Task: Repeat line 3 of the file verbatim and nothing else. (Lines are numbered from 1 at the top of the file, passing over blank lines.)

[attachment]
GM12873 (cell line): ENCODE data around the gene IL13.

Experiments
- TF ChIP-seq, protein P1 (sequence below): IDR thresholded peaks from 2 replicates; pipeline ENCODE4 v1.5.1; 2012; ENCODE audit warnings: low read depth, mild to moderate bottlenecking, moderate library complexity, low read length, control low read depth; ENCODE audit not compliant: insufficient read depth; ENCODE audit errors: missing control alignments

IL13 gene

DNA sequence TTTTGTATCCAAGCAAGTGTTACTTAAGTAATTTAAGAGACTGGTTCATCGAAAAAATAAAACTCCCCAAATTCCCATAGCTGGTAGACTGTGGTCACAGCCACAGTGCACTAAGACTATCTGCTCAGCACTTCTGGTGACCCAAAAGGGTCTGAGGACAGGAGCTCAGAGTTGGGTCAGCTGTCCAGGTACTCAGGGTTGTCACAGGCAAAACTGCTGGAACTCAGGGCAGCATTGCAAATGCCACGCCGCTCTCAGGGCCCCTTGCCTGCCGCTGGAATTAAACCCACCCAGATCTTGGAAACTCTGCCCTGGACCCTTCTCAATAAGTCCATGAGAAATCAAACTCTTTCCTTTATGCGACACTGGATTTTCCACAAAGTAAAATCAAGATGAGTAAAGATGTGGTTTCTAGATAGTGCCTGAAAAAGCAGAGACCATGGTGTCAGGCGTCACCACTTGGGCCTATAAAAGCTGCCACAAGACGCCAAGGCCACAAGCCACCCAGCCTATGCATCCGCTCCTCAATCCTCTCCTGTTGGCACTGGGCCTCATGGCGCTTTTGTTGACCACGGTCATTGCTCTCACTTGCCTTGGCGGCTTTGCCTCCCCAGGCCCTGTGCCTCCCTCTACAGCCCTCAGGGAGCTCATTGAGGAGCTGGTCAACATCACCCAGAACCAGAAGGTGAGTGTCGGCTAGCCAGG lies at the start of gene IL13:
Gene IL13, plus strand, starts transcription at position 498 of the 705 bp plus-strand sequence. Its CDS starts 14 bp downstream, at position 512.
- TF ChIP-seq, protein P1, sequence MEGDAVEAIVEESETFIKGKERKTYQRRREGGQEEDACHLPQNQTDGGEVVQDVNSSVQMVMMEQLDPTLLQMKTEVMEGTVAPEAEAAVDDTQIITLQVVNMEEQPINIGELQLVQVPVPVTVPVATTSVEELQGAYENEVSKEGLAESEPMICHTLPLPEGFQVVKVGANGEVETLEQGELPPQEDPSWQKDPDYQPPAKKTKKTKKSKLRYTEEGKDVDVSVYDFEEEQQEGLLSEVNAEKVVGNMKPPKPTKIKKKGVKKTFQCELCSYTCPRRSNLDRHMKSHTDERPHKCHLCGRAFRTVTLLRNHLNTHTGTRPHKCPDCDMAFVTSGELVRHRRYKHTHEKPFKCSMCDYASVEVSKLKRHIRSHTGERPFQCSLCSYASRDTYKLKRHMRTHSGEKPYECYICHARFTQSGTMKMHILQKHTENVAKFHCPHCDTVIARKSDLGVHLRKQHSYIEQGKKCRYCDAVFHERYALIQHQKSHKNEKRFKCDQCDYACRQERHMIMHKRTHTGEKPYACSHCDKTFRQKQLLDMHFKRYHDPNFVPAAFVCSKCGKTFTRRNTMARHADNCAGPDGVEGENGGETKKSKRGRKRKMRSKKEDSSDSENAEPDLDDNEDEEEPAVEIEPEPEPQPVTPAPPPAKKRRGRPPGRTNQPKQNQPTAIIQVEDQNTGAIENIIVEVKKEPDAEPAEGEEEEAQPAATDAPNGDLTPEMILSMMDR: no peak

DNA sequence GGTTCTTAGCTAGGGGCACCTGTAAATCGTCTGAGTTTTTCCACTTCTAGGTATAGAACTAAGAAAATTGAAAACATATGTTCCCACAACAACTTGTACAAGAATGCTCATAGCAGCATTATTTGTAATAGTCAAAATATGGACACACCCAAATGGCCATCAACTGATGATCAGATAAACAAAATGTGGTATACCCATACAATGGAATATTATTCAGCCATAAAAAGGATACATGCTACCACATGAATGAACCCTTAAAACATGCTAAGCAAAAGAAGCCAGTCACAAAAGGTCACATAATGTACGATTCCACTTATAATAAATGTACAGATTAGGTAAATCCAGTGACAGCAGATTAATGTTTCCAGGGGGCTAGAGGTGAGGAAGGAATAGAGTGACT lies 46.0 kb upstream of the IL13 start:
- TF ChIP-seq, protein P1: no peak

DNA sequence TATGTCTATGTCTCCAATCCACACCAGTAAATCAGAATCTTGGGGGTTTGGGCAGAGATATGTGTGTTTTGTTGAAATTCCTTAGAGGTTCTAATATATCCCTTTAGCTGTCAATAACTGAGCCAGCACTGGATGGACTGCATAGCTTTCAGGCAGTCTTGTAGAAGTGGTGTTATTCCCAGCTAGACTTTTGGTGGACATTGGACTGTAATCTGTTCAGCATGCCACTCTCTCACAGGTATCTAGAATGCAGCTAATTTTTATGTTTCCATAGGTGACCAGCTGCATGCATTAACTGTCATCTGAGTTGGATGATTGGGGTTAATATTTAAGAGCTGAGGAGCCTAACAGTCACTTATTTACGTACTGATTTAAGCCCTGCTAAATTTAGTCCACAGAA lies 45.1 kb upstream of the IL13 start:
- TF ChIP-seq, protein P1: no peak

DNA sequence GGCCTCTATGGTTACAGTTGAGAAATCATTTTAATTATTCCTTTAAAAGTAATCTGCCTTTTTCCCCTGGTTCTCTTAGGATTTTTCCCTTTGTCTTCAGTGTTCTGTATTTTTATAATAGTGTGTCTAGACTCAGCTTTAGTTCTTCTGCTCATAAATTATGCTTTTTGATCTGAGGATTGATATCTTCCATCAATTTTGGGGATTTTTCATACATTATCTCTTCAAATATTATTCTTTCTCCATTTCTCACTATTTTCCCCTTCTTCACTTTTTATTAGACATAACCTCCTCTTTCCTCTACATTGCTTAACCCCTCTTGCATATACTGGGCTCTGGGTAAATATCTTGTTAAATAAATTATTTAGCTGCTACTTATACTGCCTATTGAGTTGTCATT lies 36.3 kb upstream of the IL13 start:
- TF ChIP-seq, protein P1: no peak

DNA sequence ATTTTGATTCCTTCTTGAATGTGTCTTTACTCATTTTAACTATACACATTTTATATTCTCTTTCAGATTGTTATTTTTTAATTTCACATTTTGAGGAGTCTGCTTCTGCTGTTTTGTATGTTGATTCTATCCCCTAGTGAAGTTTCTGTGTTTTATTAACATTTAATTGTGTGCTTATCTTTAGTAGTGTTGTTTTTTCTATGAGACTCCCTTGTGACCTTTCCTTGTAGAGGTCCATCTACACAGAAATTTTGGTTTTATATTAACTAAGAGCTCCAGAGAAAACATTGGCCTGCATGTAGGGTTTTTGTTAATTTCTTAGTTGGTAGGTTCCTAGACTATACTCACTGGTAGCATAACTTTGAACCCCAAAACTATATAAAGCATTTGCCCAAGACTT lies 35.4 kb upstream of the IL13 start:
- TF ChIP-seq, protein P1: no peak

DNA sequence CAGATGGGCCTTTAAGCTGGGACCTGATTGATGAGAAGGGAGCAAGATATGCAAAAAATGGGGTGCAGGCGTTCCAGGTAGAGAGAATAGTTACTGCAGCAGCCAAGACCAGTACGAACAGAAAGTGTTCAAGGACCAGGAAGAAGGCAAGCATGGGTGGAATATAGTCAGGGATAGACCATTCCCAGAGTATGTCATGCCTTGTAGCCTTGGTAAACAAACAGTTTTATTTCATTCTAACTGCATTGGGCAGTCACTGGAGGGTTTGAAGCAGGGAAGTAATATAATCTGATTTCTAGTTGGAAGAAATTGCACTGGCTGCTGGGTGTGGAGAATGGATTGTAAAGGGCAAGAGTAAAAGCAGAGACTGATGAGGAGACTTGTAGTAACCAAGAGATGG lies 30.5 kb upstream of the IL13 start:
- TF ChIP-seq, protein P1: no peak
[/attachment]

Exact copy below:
- TF ChIP-seq, protein P1 (sequence below): IDR thresholded peaks from 2 replicates; pipeline ENCODE4 v1.5.1; 2012; ENCODE audit warnings: low read depth, mild to moderate bottlenecking, moderate library complexity, low read length, control low read depth; ENCODE audit not compliant: insufficient read depth; ENCODE audit errors: missing control alignments